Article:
legislators right now whether there will be a tax increase this year, and
they're likely to say the same thing: A tax increase is dead this year. But
Gov. Jennifer Granholm's proposal to extend Michigan's current sales tax to
services will be under consideration until the governor leaves office in
December, and it will become more attractive to legislators as Michigan's
balanced budget deadline of Oct. 1 looms closer. Michigan taxpayers should
therefore know that this bad policy idea is based on phantom facts.
The stability of Michigan’s current sales tax should warn state legislators away from enacting the governor’s new tax proposal.
Consider that the state has the highest
unemployment rate in the country and is in the bottom 10 states in per-capita
production — down from 19th place just a decade ago. Nevertheless, in the past
year, Michigan's treasury has been outperforming Michigan's economy. The
state's tax revenues dropped 4.9 percent in 2009, but the state shed 6.9
percent of its jobs.
The governor has often promoted the tax by trying
to claim Michigan is below average in the number of services the state taxes.
But the data she uses can't sustain her argument. Her figures on sales taxes on
services come from the National Federation of Tax Administrators, which
considers only 168 services in its analysis and notes, "The list of services in
this survey is not a comprehensive list of all services that can or should be
The reason the
NFTA's list is not comprehensive is because the economy is complex, changing
and largely outside of governmental control. There are more than 9,000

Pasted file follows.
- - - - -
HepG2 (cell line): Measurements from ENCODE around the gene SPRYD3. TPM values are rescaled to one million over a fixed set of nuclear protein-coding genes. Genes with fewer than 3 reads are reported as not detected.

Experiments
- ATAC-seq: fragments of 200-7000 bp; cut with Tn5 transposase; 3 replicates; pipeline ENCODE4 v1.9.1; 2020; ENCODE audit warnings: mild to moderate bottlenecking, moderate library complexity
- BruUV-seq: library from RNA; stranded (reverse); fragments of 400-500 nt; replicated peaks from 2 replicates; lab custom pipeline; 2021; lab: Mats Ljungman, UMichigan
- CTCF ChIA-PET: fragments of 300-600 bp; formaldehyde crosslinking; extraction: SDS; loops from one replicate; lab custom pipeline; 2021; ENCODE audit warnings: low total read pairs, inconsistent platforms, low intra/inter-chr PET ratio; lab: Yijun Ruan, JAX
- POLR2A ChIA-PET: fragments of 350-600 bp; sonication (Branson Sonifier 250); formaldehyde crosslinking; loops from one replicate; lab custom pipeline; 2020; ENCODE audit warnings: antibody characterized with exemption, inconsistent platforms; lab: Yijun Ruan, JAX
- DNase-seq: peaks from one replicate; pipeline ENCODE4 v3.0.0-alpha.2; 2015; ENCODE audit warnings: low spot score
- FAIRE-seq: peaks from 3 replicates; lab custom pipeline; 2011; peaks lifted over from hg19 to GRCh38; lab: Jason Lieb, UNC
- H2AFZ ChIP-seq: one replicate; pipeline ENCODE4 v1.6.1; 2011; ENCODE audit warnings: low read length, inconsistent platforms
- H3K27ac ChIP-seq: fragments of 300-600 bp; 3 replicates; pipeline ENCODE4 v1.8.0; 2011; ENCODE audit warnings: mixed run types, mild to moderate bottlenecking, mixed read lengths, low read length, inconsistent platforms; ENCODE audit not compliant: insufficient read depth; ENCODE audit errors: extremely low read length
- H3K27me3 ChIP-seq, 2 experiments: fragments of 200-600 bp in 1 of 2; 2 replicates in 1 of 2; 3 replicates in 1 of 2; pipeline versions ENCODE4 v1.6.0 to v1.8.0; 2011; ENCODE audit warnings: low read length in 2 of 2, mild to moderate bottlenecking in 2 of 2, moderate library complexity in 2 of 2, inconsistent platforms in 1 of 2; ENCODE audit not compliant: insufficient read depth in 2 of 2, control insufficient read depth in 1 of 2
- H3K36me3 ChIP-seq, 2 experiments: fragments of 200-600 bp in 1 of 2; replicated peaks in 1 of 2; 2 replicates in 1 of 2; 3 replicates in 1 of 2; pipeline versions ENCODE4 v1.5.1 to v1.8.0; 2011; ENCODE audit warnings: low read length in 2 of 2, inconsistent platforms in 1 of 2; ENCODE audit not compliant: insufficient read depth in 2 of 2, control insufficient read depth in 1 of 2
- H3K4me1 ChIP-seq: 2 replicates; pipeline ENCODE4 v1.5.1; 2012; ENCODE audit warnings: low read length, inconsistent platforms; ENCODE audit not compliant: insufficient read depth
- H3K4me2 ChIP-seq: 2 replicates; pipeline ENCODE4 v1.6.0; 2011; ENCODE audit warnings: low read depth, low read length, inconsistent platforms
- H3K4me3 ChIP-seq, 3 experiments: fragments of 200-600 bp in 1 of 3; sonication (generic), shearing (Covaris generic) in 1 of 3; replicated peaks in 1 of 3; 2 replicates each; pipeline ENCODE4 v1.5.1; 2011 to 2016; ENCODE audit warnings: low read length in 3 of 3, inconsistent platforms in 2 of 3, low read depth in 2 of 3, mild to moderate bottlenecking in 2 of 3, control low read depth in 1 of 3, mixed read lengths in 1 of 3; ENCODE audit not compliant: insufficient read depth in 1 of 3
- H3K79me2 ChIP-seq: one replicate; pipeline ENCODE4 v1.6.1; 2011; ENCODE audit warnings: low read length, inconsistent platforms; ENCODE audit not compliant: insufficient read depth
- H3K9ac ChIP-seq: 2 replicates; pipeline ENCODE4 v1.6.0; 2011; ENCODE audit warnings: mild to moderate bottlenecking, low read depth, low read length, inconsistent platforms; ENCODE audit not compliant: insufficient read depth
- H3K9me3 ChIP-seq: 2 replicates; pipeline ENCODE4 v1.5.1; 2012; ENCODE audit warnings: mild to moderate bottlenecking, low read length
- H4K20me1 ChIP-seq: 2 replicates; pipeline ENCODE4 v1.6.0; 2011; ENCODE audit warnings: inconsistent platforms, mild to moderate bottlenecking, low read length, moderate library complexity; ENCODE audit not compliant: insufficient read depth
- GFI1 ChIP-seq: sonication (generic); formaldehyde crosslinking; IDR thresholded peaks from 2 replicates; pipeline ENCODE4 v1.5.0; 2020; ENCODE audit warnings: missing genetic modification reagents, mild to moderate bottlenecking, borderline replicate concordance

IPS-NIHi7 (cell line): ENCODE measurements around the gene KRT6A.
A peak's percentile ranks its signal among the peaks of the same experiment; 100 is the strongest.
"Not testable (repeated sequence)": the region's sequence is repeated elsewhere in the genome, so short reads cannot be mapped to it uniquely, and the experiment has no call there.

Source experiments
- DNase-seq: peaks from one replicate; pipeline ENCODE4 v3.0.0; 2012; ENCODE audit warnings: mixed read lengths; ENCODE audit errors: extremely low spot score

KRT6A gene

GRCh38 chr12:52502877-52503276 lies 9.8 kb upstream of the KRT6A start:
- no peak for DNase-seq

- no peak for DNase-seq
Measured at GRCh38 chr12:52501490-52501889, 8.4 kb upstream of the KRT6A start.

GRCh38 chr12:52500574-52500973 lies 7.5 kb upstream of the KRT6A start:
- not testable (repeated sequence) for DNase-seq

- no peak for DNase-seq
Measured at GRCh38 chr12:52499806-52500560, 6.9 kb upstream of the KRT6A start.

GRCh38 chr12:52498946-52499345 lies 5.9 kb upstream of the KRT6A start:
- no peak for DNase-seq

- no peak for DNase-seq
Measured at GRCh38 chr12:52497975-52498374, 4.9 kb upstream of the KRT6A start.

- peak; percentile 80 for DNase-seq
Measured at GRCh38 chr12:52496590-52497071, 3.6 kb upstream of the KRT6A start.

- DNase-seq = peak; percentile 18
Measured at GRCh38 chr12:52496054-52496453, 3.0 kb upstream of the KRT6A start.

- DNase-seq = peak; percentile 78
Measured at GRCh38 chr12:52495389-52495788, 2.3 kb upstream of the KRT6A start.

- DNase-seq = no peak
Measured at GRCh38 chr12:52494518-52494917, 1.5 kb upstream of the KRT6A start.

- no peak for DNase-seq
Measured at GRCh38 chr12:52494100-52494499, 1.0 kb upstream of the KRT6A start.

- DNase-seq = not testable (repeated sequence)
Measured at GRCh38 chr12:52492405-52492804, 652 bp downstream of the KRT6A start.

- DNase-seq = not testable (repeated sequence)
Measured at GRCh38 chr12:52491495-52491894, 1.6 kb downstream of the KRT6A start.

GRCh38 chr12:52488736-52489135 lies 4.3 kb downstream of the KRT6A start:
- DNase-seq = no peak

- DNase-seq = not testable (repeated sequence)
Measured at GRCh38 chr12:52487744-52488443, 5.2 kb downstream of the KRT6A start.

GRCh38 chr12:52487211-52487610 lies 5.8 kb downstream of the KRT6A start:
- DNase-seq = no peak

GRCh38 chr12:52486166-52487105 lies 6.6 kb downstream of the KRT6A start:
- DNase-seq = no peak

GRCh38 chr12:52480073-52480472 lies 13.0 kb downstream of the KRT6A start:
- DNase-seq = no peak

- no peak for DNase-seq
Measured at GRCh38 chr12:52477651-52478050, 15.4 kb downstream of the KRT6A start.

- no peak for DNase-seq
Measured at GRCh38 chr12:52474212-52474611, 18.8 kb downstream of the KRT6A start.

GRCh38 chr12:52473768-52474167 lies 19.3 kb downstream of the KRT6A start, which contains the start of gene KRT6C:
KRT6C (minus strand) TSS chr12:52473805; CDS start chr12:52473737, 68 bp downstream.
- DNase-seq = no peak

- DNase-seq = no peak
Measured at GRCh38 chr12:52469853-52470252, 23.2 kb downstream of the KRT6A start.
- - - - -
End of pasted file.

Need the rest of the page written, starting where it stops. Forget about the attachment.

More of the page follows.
service-industry classifications, according to the Federal Office of Management
and Budget. Thousands of services are provided in Michigan's economy. Mark
Perry, a Mackinac Center adjunct scholar, regularly gathers data on new
services being developed, from universities that outsource the grading of term papers to people who hire professionals
to break up with their boyfriends or girlfriends.
selected services in an attempt to get a good sample, but it's difficult to
tell whether it is truly representative of how states approach sales taxes on
services. For instance, even though Michigan's sales tax is generally a tax on
retail goods, a lot of services wind up being tapped for sales tax revenue
anyway. Just look at your cell phone bill to verify this. Most states have
applied their sales taxes that way.
enacting a service tax would make Michigan unusual. According to the
Washington, D.C.-based Tax Foundation, only five other states generally tax
services: Hawaii, New Mexico, Mississippi, South Dakota and West Virginia (not
all of them state this explicitly in their statutes).
make it possible to check whether a service tax would live up to its promises
of stability and better reflect the changing economy. As it stands, states with
a service tax have actually experienced a relative decline in sales tax
revenue. Taken as a whole, sales tax revenues in these states fell from 3.4
percent of the personal income to 3.1 percent between 2000 and 2009.
sales tax is a stable source of revenue. While income tax revenues are expected
to decrease nearly 10 percent this year, sales taxes are expected to fall by
just 1 percent.
The sales tax
is robust because it has little to do with the fate of Michigan's major
manufacturers. Sales taxes are enacted on what Michigan residents purchase, not
on where they work. And the batch of goods that Michiganders purchase has been
largely unchanged for the past two decades. Residents generally spend more on
golf carts, jet skis and health insurance and less on newspapers. A giant shift
away from consuming goods to consuming services has not been evident in the
of Michigan's current sales tax should warn state legislators away from
enacting the governor's new tax proposal. Michigan's economy doesn't need it.
The state government budget doesn't need it. As legislators approach the budget
deadline, they should instead reduce state spending. This would be a real
James M. Hohman is a fiscal policy
analyst at the Mackinac Center for Public Policy, a research and educational
institute headquartered in Midland, Mich. Permission to reprint in
whole or in part is hereby granted, provided that the author and the Center are